When television executive Fred Silverman moved from CBS to ABC in 1975, the Scooby-Doo gang followed him, making their ABC debut in 1976 as part of The Scooby-Doo/Dynomutt Hour. This hour-long package show featured 16 new half-hour adventures in the original Scooby-Doo, Where Are You! format, with Scooby's country cousin, the Mortimer Snerd-inspired Scooby-Dum joining the gang as a semi-regular character. In addition, Pat Stevens replaced Nicole Jaffe as the voice of Velma. The other half of the hour was filled by Dynomutt, Dog Wonder, a new Hanna-Barbera cartoon about a superhero named Blue Falcon and his goofy mechanical canine sidekick, Dynomutt. The Mystery, Inc. gang made guest appearances in three of the Dynomutt, Dog Wonder segments. The show was renamed to The Scooby-Doo / Dynomutt Show when ABC added a rerun of Scooby-Doo, Where Are You! to the show in November 1976.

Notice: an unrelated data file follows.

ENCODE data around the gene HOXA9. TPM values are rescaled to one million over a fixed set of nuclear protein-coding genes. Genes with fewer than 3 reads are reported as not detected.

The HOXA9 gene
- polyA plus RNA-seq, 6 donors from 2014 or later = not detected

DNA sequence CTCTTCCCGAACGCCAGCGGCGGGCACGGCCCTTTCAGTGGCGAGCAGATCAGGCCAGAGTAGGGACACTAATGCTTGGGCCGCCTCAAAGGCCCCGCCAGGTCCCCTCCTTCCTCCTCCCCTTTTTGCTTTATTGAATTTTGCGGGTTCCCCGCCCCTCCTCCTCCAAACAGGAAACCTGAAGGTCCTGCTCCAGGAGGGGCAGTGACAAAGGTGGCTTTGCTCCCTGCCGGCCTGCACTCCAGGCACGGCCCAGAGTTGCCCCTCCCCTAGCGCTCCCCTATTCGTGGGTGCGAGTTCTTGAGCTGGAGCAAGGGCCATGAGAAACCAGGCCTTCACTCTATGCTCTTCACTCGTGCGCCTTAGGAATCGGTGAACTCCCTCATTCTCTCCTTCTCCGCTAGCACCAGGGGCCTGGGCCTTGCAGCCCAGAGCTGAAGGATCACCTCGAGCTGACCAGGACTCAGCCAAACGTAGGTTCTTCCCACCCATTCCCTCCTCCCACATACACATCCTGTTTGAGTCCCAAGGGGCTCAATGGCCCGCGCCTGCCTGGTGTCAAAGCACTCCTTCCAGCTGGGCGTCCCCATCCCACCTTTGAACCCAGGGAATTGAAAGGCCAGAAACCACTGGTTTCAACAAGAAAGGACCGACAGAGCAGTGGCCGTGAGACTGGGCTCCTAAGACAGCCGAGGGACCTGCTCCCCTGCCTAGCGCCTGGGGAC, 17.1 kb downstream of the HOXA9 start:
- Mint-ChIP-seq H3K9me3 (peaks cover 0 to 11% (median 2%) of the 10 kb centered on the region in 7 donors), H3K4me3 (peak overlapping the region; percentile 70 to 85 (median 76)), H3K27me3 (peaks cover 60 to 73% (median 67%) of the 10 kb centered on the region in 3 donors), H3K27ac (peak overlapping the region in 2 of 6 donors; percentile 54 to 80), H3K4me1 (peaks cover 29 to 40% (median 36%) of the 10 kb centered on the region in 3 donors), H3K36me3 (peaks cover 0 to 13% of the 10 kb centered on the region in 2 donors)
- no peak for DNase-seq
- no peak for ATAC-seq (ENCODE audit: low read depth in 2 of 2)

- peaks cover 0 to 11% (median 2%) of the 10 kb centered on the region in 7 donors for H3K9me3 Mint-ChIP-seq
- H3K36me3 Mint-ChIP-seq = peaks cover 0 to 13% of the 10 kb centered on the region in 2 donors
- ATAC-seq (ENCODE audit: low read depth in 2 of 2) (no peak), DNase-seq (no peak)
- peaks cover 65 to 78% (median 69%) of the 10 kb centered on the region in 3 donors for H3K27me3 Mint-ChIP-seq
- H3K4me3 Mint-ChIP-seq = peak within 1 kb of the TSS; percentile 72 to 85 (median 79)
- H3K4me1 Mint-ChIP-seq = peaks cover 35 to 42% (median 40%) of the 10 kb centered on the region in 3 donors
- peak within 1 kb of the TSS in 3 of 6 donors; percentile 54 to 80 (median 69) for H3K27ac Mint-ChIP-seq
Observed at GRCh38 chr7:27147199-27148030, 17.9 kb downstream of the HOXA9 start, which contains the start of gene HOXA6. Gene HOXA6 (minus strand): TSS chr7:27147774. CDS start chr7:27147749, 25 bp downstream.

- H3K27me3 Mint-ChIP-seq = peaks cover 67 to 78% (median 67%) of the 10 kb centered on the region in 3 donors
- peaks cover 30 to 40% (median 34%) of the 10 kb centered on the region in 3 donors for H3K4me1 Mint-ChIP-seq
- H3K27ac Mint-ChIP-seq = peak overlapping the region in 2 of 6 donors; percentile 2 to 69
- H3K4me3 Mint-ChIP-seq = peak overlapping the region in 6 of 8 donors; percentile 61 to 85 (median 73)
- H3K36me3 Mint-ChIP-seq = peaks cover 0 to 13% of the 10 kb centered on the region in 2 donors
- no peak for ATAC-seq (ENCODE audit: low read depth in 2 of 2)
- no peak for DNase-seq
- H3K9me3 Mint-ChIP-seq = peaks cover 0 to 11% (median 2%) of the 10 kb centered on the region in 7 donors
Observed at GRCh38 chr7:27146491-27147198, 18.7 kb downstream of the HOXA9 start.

In 1977, ABC had a programming block called Scooby's All-Star Laff-A-Lympics. The Scooby-Doo segment of this two-hour block included 8 new episodes of Scooby-Doo (two of which featured Scooby-Dum and one of which, "The Chiller Diller Movie Thriller", guest-starred Scooby-Doo and Scooby-Dum's distant female cousin, Scooby-Dee), plus reruns from the 1976–1977 season. The name of the block was changed to Scooby's All-Stars for the 1978–1979 season, when the program was shortened to an hour and a half, after the cancellation of Dynomutt. 16 half-hours of Scooby-Doo (featuring just the original five characters) were produced this season, and began airing earlier in the morning before the Scooby's All-Stars block as a third season of Scooby-Doo, Where Are You! in September. Scooby's All-Stars instead aired reruns of the 1976 and 1977 episodes for the first nine weeks of the 1978–79 season. By November, the early-morning airing of Scooby-Doo, Where Are You! had been cancelled, and the new 1978 episodes began airing during the Scooby-Doo segment of Scooby's All-Stars.